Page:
Don’t spend a lot of money to install new tile or hardwood flooring. The buyer may not like what you put in. If you have hardwood hiding under old wall-to-wall carpeting, rip out that old carpeting and expose the wood.
A good real estate agent will advise you on what repairs will pay back well and should be done and which work should be left to the new owner.
Many agents use the word “staging” to cover a wide range of pre-sale preparation. To avoid confusion, we find it helpful to use two concepts: staging and showcasing your home.
When we refer to staging, we mean engaging the services of a professional stager. This can cost a lot of money, and can be unnecessary for many homes. A professional stager is truly needed only at select properties. You can save money by paying for just a consultation with a stager. But a lot of what they’ll cover in the consultation will be common sense showcasing techniques.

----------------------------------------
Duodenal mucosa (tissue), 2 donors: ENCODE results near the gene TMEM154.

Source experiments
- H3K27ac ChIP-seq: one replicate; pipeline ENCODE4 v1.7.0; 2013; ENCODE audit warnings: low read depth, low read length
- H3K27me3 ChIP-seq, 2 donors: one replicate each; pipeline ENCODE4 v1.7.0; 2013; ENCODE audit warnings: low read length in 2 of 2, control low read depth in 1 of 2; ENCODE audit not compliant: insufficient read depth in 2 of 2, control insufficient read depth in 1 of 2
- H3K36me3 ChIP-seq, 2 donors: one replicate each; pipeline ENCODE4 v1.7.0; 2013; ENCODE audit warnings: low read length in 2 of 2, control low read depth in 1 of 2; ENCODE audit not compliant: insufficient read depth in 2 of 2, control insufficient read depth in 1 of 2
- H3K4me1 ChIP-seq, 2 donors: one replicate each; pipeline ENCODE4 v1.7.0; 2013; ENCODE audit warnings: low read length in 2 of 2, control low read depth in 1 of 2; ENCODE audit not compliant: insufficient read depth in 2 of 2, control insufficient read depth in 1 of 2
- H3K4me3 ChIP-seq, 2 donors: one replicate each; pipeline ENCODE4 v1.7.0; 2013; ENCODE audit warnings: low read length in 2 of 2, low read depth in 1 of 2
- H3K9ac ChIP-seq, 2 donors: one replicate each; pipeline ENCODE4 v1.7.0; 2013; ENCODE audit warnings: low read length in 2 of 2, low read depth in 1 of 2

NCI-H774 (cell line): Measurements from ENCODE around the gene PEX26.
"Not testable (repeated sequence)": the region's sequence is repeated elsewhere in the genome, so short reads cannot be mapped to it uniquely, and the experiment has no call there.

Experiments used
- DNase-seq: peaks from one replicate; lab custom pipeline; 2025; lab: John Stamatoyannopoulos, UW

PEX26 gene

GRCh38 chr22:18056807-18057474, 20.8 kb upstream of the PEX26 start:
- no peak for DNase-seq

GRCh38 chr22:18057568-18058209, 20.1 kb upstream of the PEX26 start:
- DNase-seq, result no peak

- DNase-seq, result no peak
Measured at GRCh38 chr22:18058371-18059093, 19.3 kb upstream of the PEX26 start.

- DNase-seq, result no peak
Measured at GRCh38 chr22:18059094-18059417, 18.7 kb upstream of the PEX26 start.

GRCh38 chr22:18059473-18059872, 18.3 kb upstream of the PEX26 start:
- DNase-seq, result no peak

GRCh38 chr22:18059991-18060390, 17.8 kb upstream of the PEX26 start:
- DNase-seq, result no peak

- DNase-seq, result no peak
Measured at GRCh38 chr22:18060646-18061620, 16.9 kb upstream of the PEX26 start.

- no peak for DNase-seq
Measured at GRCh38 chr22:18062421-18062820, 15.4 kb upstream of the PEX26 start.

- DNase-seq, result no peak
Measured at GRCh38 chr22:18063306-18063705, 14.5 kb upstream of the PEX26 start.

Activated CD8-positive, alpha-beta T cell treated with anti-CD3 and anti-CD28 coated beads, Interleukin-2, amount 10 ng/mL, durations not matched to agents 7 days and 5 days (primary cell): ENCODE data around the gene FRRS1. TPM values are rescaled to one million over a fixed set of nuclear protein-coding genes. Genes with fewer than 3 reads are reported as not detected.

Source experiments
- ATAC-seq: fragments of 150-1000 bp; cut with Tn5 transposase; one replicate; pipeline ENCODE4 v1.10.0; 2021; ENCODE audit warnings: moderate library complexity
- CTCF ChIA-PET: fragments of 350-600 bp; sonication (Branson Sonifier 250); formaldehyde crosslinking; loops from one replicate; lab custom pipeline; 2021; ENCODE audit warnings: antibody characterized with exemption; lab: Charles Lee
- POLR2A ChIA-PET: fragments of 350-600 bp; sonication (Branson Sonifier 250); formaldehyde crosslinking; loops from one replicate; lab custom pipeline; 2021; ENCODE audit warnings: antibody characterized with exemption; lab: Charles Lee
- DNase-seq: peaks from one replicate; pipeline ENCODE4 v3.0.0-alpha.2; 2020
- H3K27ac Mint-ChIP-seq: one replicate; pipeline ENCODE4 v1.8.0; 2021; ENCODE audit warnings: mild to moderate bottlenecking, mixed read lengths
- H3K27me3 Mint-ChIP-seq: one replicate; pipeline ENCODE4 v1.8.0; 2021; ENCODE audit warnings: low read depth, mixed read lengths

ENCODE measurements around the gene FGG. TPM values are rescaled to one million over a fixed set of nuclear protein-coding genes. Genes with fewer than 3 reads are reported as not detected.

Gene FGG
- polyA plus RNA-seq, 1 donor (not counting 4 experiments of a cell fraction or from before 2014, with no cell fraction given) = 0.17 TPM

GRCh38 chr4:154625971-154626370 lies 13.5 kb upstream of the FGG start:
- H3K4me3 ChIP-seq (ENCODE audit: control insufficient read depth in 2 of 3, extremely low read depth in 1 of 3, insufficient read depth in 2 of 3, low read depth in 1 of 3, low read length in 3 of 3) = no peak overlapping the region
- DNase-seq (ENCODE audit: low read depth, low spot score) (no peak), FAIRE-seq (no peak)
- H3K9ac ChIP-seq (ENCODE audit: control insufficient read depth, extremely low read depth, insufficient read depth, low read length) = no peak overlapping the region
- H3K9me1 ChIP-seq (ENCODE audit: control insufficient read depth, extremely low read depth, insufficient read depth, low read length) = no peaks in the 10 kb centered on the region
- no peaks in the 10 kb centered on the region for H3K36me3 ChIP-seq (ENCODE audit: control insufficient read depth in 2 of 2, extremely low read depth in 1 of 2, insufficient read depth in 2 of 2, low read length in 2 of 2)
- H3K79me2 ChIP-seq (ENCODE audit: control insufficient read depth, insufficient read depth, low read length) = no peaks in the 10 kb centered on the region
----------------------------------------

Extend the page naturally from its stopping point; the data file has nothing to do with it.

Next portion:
What’s showcasing? Showcasing is the low cost/no cost home preparation basics that will give you a solid return on your effort and any money you do spend. Showcasing includes elbow-grease work like decluttering, cleaning, culling out excess furniture, and getting rid of all the “stuff” that collects over time at most homes. The goal is to make the interior show to buyers as neat, clean and spacious.
Depersonalizing your interior of family photos and mementos is a smart move. You don’t want buyers to see how YOU live in the home, rather let the home show buyers how THEY can live in the property. Put away family photos, children’s artwork and refrigerator magnets.
Fresh paint pays back very well, especially if you avoid wild, trendy colors. Very neutral paint color is the way to go. And a deep cleaning to make the interior sparkle will help your home sell much more quickly. Hire professional cleaners if you lack the time to do this yourself.
Try to brighten up your home as much as possible. Increase the wattage of light bulbs, buy some new lamps, remove or replace heavy curtains. If your home has dark wall-to-wall carpeting, you might want to place a light-colored rug on top.